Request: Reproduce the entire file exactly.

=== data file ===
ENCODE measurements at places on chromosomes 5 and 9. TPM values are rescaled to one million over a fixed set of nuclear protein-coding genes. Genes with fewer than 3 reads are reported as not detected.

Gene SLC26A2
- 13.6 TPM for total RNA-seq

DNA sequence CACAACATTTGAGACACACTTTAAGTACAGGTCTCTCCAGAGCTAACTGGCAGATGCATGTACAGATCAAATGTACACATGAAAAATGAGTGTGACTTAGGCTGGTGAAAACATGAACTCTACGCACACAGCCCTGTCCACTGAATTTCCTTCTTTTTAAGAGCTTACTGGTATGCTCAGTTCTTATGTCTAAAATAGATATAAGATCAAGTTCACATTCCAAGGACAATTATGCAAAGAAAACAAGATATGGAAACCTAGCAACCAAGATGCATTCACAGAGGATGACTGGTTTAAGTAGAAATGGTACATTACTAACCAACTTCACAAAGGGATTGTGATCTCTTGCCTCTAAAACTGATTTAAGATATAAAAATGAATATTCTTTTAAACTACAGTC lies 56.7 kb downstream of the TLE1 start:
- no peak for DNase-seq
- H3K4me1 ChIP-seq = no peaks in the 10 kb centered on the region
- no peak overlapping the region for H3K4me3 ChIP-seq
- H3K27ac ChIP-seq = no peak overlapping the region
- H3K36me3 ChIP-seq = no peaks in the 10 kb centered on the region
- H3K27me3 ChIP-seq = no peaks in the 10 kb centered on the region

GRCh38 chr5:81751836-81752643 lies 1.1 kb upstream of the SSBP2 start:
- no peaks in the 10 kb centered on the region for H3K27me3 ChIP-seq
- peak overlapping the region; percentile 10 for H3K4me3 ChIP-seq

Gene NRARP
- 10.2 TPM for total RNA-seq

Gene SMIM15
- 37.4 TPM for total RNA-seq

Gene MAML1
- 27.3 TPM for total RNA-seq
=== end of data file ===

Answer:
ENCODE measurements at places on chromosomes 5 and 9. TPM values are rescaled to one million over a fixed set of nuclear protein-coding genes. Genes with fewer than 3 reads are reported as not detected.

Gene SLC26A2
- 13.6 TPM for total RNA-seq

DNA sequence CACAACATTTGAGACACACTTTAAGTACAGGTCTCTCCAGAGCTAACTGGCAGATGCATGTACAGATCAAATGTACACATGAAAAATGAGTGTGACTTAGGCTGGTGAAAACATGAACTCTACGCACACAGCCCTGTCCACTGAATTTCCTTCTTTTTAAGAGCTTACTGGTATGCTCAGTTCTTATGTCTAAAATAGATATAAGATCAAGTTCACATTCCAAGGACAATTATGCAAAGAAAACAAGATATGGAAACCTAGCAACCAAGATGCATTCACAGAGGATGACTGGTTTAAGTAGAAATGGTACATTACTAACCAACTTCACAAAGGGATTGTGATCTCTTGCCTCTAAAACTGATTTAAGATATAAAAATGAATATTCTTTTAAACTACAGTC lies 56.7 kb downstream of the TLE1 start:
- no peak for DNase-seq
- H3K4me1 ChIP-seq = no peaks in the 10 kb centered on the region
- no peak overlapping the region for H3K4me3 ChIP-seq
- H3K27ac ChIP-seq = no peak overlapping the region
- H3K36me3 ChIP-seq = no peaks in the 10 kb centered on the region
- H3K27me3 ChIP-seq = no peaks in the 10 kb centered on the region

GRCh38 chr5:81751836-81752643 lies 1.1 kb upstream of the SSBP2 start:
- no peaks in the 10 kb centered on the region for H3K27me3 ChIP-seq
- peak overlapping the region; percentile 10 for H3K4me3 ChIP-seq

Gene NRARP
- 10.2 TPM for total RNA-seq

Gene SMIM15
- 37.4 TPM for total RNA-seq

Gene MAML1
- 27.3 TPM for total RNA-seq